Date of Award

Spring 1-1-2010

Document Type


Degree Name

Doctor of Philosophy (PhD)


Psychology & Neuroscience

First Advisor

Yuko Munakata

Second Advisor

Tim Curran

Third Advisor

Eliana Colunga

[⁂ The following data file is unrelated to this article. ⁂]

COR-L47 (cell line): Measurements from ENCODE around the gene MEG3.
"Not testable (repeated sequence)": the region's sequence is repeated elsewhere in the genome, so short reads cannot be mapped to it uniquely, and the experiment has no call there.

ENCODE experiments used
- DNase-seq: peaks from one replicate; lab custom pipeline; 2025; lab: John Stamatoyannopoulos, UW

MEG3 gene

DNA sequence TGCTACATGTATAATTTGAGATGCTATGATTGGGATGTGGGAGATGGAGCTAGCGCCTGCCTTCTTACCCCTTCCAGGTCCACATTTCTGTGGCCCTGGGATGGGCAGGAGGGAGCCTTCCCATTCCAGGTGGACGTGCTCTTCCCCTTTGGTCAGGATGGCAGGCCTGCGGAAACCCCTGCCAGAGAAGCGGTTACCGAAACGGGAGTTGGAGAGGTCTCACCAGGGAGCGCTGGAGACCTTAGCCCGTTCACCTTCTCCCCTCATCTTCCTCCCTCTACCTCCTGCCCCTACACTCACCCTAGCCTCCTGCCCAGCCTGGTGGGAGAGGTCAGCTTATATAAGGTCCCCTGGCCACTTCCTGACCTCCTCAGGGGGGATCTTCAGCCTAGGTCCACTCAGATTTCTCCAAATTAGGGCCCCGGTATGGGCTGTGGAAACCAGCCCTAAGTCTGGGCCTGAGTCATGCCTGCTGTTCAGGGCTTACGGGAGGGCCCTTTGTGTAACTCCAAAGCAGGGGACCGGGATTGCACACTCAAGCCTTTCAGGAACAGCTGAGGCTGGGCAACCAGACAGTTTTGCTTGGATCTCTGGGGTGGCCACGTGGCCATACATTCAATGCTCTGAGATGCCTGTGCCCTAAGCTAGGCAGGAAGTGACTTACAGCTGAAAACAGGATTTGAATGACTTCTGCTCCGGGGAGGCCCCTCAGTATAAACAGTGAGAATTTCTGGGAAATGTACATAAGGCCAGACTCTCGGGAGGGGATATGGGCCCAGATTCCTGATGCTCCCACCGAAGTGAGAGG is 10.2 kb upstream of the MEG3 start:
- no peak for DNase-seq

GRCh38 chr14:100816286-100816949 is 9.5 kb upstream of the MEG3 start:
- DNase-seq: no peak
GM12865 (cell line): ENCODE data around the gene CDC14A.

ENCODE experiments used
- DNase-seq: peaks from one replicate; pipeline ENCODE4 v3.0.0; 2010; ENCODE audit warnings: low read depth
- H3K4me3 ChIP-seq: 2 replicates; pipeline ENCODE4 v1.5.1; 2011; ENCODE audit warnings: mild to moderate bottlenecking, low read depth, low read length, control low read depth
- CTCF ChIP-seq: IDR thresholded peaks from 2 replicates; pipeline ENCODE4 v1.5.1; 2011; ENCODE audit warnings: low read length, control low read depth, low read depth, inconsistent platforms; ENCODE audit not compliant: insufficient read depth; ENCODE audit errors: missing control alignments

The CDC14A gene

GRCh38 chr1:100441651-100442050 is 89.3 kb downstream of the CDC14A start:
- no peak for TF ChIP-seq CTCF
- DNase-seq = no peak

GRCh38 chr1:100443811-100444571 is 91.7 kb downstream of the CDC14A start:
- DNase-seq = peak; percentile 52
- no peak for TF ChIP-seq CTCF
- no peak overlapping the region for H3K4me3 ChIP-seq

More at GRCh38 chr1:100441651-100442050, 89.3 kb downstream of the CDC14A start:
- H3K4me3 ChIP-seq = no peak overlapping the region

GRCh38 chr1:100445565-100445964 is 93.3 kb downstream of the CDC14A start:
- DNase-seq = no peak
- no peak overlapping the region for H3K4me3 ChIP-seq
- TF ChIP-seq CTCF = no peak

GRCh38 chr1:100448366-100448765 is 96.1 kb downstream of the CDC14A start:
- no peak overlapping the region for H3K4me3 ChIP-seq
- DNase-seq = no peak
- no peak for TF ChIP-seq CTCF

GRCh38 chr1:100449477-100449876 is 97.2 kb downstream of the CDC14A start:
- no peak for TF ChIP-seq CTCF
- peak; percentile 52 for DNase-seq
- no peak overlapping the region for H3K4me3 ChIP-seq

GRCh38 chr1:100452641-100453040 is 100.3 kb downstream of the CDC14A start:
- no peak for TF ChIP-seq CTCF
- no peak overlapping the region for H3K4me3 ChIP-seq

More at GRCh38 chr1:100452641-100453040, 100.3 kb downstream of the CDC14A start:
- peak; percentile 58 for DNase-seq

We are constantly bombarded with myriad pieces of information, of which only a portion is directly relevant to our immediate experiences. What determines how much irrelevant information we filter, and how quickly we can adjust the amount of filtering? This dissertation explores the possibility that working memory (WM), an ability to actively maintain task-relevant information, plays a critical role in dynamically adjusting filtering strategy, based on task demands. High filtering could result from upregulating top-down control, leading to processing only the task-relevant information. Low filtering could result from loosening this control, to allow for a larger amount of information to be processed. This account was tested in three different experiments, with both adults and six-year-old children. Experiment 1 showed that high WM could support both high and low filtering, within the same adult participants. High WM was associated with high filtering in a paradigm where filtering task-irrelevant information was advantageous, because filtering the distractors reduced WM demand. In contrast, high WM was associated with low filtering in a task-switching paradigm, where low filtering was advantageous, because currently irrelevant features became relevant on subsequent switch trials. Experiment 2 modified the high-filtering-demand task of Experiment 1 to have both high- and low-filtering-demand versions, in order to manipulate filtering demand within the same paradigm. Results were difficult to interpret definitively due to participants' poor compliance with the stated instructions; nonetheless, they point to sensitivity of early attention to subtle changes in experimental setup. Experiment 3 tested filtering across two additional tasks in both adults and children, in order to assess the role of working memory in filtering in more robust paradigms, to test for dynamic changes in filtering strategy within the context of the same task, and to test the developmental origins of the relationship between WM and filtering. Results from both children and adults were mostly consistent with the dynamic filtering theory, but several important caveats are discussed. Despite these shortcomings, results from these experiments provide an important advance in understanding the role of WM in dynamically adjusting filtering strategies based on task demands.